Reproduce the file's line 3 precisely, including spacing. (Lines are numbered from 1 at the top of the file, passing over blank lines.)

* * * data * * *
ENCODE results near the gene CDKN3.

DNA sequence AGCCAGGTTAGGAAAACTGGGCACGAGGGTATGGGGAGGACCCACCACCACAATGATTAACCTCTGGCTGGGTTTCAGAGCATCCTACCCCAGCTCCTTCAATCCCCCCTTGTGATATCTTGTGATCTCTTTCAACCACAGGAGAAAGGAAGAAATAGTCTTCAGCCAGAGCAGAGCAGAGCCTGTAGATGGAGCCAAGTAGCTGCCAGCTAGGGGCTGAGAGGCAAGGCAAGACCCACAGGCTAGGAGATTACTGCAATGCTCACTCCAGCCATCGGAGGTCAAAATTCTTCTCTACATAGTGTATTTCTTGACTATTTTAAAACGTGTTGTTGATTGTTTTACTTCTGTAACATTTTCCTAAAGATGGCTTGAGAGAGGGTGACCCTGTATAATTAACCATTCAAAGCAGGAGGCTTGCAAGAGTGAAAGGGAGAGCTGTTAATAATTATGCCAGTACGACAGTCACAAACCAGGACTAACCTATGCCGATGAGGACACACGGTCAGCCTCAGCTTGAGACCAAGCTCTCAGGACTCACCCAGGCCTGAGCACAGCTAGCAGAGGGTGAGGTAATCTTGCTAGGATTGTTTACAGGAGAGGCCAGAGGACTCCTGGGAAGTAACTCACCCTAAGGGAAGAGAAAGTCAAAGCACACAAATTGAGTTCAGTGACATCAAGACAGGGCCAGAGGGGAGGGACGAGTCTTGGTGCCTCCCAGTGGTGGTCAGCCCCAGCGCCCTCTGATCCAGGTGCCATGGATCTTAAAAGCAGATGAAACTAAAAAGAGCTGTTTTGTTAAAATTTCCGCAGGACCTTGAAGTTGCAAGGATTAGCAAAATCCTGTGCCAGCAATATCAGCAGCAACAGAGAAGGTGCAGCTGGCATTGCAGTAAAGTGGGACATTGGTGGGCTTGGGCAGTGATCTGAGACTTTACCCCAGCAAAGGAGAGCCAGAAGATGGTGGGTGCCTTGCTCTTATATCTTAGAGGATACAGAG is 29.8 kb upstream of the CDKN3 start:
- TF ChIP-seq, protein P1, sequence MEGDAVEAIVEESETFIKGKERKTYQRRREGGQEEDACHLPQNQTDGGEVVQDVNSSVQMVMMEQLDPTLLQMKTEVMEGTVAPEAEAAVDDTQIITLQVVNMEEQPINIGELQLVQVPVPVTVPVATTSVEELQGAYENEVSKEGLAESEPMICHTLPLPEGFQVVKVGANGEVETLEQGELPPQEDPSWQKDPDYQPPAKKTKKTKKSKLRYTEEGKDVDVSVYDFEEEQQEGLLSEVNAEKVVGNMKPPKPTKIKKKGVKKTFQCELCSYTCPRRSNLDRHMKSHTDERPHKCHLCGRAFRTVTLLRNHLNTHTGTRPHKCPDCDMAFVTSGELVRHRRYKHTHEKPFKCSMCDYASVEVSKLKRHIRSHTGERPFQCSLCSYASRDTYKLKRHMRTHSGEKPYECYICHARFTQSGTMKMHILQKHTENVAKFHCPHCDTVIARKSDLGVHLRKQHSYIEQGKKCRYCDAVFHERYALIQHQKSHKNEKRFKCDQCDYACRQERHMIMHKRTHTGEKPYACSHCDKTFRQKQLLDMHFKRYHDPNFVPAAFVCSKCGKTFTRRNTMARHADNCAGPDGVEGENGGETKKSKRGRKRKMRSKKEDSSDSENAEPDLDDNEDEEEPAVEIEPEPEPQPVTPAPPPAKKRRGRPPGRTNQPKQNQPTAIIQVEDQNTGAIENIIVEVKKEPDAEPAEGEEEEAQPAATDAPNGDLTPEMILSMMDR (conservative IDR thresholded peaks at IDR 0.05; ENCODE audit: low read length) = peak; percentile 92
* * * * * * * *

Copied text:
- TF ChIP-seq, protein P1, sequence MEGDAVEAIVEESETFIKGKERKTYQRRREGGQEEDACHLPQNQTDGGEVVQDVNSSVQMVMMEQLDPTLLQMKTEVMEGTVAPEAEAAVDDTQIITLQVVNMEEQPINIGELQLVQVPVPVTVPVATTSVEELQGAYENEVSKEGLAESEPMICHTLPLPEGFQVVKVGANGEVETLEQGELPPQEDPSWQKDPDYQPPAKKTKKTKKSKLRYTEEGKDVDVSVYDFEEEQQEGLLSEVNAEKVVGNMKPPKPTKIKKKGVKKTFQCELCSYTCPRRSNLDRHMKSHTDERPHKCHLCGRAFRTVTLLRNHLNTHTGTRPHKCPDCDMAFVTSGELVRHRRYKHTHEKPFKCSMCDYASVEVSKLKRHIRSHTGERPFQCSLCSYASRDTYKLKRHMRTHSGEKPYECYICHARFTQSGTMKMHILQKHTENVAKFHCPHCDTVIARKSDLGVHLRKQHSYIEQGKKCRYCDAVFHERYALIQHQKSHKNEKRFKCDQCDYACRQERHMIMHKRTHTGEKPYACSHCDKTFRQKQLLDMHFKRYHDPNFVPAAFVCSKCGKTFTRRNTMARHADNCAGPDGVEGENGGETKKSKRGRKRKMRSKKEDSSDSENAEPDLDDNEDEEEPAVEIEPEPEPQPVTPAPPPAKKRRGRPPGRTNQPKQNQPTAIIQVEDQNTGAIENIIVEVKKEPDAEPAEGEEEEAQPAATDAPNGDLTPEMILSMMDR (conservative IDR thresholded peaks at IDR 0.05; ENCODE audit: low read length) = peak; percentile 92